This research is not the first to employ a corpus methodology in the psychoanalytic context. For instance, Cariola (2014a, b) has used a computerized dictionary to assess body boundary imagery and to explore psychodynamic themes in Mein Kampf, and Salvatore et al. (2017) have used automated text analysis to examine psychotherapy transcripts. However, our study is the first to examine psychoanalytic discourse itself and employs a vastly larger corpus to do so.
The study was descriptive in nature rather than testing hypotheses. Nevertheless, based on historical considerations we anticipated that the trajectories of psychoanalytic terms in English and French would differ in predictable ways. In particular, we expected that English terms would rise in prominence earlier, decline more in recent decades, and be less salient overall in recent decades relative to their French equivalents.
Materials and Methods
Prior to conducting the analysis of temporal trends in the prominence of psychoanalytic concepts, we developed a sample (i.e., a “dictionary”) of psychoanalytic terms. The goal of the sampling was not to exhaustively represent the psychoanalytic theoretical tradition but to develop a substantial set of terms distinctive to that tradition. Candidate terms were initially sourced from English-language dictionaries of psychoanalytic concepts (De Mijolla, 2005; Akhtar, 2009), retaining an initial sample of 56 one- or two-word terms that were judged by the authors to be reasonably specific to psychoanalytic theory. French translations of these terms were sourced from one of the dictionaries (De Mijolla, 2005), supplemented by literature searches. Robust translations of four terms (“instinctual drive,” “preoedipal,” “psychosexual theory,” “topographic theory”) could not be located, so the initial French sample contained 52 terms.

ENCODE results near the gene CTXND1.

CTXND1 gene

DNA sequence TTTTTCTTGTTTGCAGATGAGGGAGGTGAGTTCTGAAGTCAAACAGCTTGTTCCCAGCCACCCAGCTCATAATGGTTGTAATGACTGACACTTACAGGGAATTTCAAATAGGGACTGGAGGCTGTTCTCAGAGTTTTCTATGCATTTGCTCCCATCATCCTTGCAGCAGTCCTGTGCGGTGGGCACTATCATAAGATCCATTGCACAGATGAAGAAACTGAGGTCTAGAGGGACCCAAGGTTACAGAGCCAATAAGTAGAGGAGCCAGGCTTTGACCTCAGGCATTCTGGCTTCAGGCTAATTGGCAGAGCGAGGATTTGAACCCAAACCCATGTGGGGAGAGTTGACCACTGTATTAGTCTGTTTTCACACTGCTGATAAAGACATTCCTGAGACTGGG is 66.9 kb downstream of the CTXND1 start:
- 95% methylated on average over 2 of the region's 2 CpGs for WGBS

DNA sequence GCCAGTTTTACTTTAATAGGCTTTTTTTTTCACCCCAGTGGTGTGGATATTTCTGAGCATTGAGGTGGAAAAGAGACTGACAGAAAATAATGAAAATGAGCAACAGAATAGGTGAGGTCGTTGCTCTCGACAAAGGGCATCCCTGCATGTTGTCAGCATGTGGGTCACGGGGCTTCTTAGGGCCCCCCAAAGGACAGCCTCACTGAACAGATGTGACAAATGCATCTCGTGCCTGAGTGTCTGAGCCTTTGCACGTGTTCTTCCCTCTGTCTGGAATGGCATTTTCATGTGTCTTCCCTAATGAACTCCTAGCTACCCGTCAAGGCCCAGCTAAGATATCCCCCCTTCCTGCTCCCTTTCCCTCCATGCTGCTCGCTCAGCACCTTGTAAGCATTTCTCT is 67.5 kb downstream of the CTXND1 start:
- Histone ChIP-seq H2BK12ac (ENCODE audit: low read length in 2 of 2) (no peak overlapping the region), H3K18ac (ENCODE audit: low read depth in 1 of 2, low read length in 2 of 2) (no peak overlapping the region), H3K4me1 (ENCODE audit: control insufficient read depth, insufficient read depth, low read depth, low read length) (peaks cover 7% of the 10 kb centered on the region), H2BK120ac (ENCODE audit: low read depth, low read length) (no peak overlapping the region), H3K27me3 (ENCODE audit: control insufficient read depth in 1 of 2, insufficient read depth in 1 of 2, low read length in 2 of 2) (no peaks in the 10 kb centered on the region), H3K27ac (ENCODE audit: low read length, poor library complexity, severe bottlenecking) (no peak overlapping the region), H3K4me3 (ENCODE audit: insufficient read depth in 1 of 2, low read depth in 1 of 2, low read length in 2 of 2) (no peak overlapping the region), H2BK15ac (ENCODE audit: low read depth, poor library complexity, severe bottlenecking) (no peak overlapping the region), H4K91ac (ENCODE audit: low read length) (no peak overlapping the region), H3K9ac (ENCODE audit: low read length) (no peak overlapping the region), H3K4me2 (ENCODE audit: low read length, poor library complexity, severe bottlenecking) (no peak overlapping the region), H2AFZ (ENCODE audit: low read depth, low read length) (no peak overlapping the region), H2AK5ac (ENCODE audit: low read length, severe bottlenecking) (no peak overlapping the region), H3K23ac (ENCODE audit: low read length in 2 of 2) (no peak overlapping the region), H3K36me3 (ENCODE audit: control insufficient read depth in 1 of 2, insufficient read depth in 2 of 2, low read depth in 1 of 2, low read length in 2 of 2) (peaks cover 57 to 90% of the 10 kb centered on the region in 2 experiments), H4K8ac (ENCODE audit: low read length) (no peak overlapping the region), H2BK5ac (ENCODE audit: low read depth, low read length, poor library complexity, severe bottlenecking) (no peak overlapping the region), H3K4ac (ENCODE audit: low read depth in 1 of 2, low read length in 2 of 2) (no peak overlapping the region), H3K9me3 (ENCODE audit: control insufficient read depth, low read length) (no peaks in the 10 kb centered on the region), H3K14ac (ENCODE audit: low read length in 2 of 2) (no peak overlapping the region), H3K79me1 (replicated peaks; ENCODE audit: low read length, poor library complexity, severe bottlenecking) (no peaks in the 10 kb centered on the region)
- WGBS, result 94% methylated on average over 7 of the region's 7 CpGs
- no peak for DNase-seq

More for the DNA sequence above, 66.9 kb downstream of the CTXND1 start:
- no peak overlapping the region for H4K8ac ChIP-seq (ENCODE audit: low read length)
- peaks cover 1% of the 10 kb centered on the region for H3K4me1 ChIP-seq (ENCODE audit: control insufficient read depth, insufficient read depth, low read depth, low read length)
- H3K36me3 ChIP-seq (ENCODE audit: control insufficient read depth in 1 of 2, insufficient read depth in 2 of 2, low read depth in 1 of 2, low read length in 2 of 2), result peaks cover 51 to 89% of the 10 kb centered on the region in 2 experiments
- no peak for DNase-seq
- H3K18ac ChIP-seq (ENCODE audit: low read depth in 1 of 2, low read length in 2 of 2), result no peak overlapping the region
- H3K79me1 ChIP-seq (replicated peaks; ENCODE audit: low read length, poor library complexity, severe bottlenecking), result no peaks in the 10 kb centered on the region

Data Collection and Analysis
Google NGram was used to record the relative frequency of each term (as a proportion of all terms) in each year from 1900 to 2008, when the Google Books corpus concludes. All searches used the English or French book corpora in Google NGram and were case sensitive (with only normally capitalized words capitalized). They generated unsmoothed time series of the relative frequencies of each term for the 1900–2008 periods. As in Wheeler et al. (2019), these time series were rescaled so that the year with the highest relative frequency was scaled as 100 and all other years were represented as percentages of that peak frequency. To test whether any terms were not sufficiently distinctive to the psychoanalytic tradition, we excluded terms whose mean scaled frequency from 1900–1909 was greater than 10 (i.e., they were widely used, reaching >10% of their eventual peak frequency, before psychoanalysis became prominent). This resulted in the exclusion of “the Ego” from the English sample and “association libre,” “le Moi,” “le Ça,” and “l’Inconscient” from the French sample. To examine the trajectory of English psychoanalytic concepts we therefore retained 55 terms (56−1) and to examine the French trajectory we retained 48 (52−4; see Supplementary Appendix). Where direct comparison between languages was required we restricted analysis to the English and French versions of these 48 shared terms. Analyses of historical trends in the use of psychoanalytic terms were conducted in two ways: by taking average scaled values across the terms and by summing the relative frequencies of all terms. The first method gives each term equal weight regardless of its frequency, whereas the second better summarizes the aggregate use of psychoanalytic concepts by giving greater weight to more frequently used terms.